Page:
I remain fascinated by the complicity of everyday Germans–SS soldiers and citizens–in the wholesale massacre of other human beings. I think this is the part of the Holocaust that we all find fascinating and terrifying, because it gets to the very fundamental question of humanity. As I was reading especially the narrative “by a Nazi” in Picoult’s book I kept thinking that the asshole should just say NO for gods sake, stop being such a horrible person, etc etc. I wish that I could say that I know for sure that I would not have participated. But I can’t know that. I don’t think anyone can. I suppose I am as sure as I could be that I wouldn’t have participated–but I also know that it is impossible to say that completely. You never know, outside of context, what anyone will do. You cannot. I think that is part of what leaves the Holocaust so full of ongoing mystery. It is so frustrating to listen to the news on any given day and here about the other mass murders still happening; and yet, sometimes it seems as though isolationism vs interventionism will never be resolved. There is a huge part of me that believes firmly that it is totally unethical to just stand by, and for that reason alone Roosevelt will never be a good President to me. And yet we have seen evidence that outside intervention sometimes makes things worse.
Well. I think what we are learning is that I clearly do not have any good, clear answers. Basically, sometimes people are evil, and sometimes people are complicit in atrocities, and sometimes the rest of us have no good options.
1. Whitey Bulger, Cullen/Murphy a fascinating account from two Boston Globe reporters about that city’s most notorious gangster, who was finally caught and who will be tried this summer. This is a very well sourced book, rich with info and inside info. I loved it. It also made the FBI and Bill Bulger look very, very, very bad.
2. The Guilty One, Ballantyne–a good mystery that wanted to be more than it is
3. Tuesday’s Gone –Nicci French. I dont really remember it except that it captured my attention. All my notes say is that I called the bad guy.
4. Notorious Nineteen, Janet Evanovich. Eh. I mean, these books are what they are, which is diverting enough for a couple hours.
5. The Hunger Games–reread. I really, really like this book and think its the strongest of the series.
6. Catching Fire–still pretty strong.
7. Mockingjay–I still can’t believe she killed Rue. Although actually I think that brutality is a real strength of the series.
8. The Woman Upstairs–Messud’s new book. Wonderful. Evocative and challenging in all the good ways.
10. Dark Tide–Davidson–good mystery–excellent atmosphere
11. Tiny Beautiful Things, Cheryl Strayed. I will post a longer review of this on my blog at some point. If I could give every high schooler one book, it would be this. Luminous.
12. Mr. Penumbra’s 24 Hour Bookstore–a lovely ode to the mysteries and wonder hidden on the printer page. It’s quite funny and very much of its time, with shouts outs to the market collapse, google…also an interesting use of the real and the fantastical.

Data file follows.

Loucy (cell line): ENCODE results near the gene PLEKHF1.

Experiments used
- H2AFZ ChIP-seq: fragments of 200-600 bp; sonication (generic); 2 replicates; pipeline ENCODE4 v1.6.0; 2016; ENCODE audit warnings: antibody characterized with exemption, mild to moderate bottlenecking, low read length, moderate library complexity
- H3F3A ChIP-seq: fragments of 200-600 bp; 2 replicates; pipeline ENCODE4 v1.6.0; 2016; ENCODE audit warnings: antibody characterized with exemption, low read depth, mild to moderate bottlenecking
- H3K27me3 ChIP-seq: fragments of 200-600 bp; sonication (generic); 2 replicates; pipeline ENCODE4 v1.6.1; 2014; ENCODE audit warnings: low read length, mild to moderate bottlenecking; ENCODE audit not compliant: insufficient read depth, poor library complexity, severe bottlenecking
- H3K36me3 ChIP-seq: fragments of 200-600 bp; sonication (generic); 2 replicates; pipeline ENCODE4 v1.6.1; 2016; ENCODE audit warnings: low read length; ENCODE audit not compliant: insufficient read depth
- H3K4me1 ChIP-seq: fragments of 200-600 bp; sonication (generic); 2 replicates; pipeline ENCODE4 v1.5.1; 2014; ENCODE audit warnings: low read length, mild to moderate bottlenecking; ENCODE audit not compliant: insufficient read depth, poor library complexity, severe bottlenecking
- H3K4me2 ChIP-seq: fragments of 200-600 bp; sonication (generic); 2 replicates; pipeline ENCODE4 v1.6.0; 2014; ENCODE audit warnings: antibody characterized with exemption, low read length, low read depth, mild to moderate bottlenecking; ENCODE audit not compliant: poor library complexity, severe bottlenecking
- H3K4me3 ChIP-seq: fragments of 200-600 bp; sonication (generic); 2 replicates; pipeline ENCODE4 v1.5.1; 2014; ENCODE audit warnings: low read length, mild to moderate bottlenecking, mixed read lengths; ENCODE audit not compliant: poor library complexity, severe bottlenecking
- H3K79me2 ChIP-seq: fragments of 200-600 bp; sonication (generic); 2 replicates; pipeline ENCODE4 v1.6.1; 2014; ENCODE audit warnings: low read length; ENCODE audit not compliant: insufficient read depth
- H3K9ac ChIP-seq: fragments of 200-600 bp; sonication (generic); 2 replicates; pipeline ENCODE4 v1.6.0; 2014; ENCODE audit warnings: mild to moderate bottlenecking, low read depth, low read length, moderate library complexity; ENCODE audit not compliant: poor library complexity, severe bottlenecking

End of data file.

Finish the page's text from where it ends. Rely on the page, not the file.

13. Chomp–Carl Hiassen–i was in the mood for Hiassen but I’ve read all of his adult novels a zillion times.
14. beasts and monsters–the new denise mina–great as always.
15/16. White Heat/The Boy in the Snow–wonderfully atmospheric mysteries starring a woman who lives in the Arctic. It was a little weird at first reading all about how eats a lot of blood soup and walrus flipper and such but also fascinating. The atmosphere is definitely the biggest draw here though the mystery is quite compelling in both novels (the second of which is set in Alaska). Also a bit of a critique on the vanishing Arctic.
17. When Captain Flint Was Still a Good Man, Nick Dybeck–a suspenseful morality tale. I mostly liked it, but the ending made me angry. Not an unreliable narrator exactly but not one I’d want to be friends with. Ever.
18. Accelerated,Bronwen Hruska– basically a cautionary tale, if a well-written and engaging one, about giving ADD meds to kids. Imagines a whole conspiracy with devastating results. I had mixed feelings. I am definitely a fan of giving meds to kids who legit need them, whether its for cancer or ADD or a headache. I am also definitely NOT a fan of overmedicating kids or of medicating kids who don’t need it. I think that in my hippie ed circles people can conflate any medicating with overmedicating, which is a dangerous mistake to make. So..hmm. Amusing as a book, and it did make me think about the ways in which we shortchange especially boys in the classroom.
19. Chillwater Cove, Thomas Lakeman. A very competent mystery.
(xposted Books Are Pretty)
You know what bugs the ever living hell out of me?
Pseudoscience. Pseudoscience bugs the ever living hell out of me. The fact that every single day my facebook feed is filled with stuff and nonsense for which no empirical evidence exists–vaccines cause autism! not eating gluten will cure depression! antioxidants will fix your cancer!–bugs the ever living hell out of me.
Barbara Enrenreich’s Bright-Sided, which I cannot believe it has taken me this long to read, is essentially a giant debunking of another kind of pseudoscience: the power of positive thinking.
I know what you’re thinking. You’re thinking, well, positive thinking HELPS US! It helps us to be healthier and strengthens our immune systems and that which does not kill us makes us stronger so slap a colored ribbon on your car and lets run a 5K!
God that bugs me.